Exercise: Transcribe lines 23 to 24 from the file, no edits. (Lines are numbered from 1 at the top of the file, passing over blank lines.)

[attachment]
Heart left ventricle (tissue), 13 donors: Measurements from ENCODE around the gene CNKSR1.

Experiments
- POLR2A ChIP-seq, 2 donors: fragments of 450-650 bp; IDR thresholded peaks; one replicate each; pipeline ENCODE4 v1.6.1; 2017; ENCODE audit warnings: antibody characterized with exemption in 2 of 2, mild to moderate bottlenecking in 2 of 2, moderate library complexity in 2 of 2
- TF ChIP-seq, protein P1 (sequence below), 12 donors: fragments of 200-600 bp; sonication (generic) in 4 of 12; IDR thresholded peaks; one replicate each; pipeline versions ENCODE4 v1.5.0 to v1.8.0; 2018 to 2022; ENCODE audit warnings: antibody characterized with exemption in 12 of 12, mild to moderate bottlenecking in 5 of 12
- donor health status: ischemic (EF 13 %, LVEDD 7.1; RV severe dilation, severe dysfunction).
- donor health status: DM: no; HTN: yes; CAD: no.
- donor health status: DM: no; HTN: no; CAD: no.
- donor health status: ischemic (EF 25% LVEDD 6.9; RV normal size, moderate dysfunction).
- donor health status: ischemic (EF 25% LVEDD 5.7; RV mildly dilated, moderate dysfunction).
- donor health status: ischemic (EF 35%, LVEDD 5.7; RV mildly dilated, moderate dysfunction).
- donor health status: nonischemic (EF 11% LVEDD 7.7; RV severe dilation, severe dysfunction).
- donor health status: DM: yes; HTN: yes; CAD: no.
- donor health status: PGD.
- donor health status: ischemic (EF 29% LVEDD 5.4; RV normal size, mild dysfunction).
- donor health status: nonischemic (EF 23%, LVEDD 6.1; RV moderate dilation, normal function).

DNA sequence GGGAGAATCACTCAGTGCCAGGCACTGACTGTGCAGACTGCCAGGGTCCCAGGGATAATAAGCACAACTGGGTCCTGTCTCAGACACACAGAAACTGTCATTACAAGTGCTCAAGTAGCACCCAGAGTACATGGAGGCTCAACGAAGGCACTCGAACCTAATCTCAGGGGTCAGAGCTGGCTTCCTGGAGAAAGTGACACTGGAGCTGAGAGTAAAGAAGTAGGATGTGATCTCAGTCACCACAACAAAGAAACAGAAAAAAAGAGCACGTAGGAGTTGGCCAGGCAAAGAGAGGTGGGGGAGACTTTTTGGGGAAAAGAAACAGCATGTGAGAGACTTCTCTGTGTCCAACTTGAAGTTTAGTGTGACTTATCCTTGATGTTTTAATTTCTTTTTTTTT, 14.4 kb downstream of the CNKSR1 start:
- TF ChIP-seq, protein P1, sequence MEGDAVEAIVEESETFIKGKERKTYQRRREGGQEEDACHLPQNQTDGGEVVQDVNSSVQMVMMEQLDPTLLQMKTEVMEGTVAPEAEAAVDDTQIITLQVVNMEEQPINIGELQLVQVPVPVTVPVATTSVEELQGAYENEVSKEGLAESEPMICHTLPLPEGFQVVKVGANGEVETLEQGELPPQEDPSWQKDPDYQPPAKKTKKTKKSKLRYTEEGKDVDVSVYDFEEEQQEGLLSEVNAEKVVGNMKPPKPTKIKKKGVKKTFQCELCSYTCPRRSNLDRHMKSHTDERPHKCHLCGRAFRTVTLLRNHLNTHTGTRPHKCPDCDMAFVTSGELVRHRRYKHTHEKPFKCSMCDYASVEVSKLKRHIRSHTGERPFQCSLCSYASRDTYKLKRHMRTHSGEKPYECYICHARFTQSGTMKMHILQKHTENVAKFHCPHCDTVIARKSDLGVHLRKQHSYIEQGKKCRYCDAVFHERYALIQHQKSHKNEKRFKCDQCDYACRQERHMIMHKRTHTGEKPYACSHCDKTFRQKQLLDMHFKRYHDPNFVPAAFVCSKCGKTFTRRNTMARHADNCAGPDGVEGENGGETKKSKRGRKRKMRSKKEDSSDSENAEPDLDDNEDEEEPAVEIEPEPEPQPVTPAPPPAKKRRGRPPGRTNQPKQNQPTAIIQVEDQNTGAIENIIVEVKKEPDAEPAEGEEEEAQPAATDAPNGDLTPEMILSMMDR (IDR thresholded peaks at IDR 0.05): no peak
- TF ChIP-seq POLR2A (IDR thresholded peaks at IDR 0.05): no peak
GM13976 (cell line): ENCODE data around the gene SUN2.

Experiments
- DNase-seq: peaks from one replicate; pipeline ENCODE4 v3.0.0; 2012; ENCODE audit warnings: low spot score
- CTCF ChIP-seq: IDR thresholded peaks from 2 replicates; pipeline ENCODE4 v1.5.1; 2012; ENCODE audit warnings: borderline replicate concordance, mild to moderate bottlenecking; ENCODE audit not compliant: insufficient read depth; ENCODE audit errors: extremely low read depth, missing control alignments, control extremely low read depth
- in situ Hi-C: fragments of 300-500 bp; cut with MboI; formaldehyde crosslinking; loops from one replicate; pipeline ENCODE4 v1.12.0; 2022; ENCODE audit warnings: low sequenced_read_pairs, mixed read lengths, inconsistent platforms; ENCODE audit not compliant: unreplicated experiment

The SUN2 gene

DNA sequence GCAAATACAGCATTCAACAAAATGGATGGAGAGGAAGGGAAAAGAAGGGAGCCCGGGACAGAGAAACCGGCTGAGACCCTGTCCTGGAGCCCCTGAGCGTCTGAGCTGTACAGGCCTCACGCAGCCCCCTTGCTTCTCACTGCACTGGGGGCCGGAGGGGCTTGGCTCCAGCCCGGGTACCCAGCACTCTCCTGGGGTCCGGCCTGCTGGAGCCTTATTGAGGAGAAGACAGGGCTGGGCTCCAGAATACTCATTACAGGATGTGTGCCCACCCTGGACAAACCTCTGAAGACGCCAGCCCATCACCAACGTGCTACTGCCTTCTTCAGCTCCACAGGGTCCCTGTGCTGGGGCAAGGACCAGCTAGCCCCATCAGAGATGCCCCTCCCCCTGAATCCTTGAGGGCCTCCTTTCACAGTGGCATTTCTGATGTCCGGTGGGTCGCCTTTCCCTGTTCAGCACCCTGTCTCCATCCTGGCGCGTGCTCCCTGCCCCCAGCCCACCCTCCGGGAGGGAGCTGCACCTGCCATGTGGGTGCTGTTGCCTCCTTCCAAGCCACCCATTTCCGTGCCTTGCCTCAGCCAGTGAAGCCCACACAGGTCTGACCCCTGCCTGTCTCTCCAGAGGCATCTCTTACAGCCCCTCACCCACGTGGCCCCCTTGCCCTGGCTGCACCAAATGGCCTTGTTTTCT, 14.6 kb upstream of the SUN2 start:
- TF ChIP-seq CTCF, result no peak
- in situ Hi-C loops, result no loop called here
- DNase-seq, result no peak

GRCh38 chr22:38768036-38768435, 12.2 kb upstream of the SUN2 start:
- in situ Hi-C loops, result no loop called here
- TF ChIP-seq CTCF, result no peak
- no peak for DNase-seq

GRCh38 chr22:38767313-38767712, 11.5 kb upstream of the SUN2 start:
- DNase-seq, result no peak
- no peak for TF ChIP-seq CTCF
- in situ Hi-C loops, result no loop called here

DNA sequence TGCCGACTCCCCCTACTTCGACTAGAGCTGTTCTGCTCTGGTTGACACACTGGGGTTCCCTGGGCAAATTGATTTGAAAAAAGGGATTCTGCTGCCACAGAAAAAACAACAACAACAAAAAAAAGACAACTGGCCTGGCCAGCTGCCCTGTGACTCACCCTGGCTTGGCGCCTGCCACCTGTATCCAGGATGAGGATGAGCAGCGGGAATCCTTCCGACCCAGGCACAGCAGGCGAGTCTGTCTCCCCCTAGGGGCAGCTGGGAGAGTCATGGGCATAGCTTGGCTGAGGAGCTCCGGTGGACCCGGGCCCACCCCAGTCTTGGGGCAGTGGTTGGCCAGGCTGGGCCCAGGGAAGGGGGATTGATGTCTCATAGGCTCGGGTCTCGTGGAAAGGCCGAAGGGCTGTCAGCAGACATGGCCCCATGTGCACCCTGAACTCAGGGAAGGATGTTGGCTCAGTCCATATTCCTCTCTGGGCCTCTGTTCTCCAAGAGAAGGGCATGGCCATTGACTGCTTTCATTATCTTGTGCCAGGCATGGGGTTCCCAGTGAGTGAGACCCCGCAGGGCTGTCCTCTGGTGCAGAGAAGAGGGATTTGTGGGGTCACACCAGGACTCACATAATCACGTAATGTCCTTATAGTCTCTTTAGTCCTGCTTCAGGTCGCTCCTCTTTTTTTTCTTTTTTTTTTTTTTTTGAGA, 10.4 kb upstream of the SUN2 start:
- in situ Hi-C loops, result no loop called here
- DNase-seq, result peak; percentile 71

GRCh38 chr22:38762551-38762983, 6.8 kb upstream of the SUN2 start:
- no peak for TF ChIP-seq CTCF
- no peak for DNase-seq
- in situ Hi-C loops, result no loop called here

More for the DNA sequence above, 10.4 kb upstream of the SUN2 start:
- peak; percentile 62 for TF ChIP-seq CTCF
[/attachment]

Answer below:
- in situ Hi-C: fragments of 300-500 bp; cut with MboI; formaldehyde crosslinking; loops from one replicate; pipeline ENCODE4 v1.12.0; 2022; ENCODE audit warnings: low sequenced_read_pairs, mixed read lengths, inconsistent platforms; ENCODE audit not compliant: unreplicated experiment

The SUN2 gene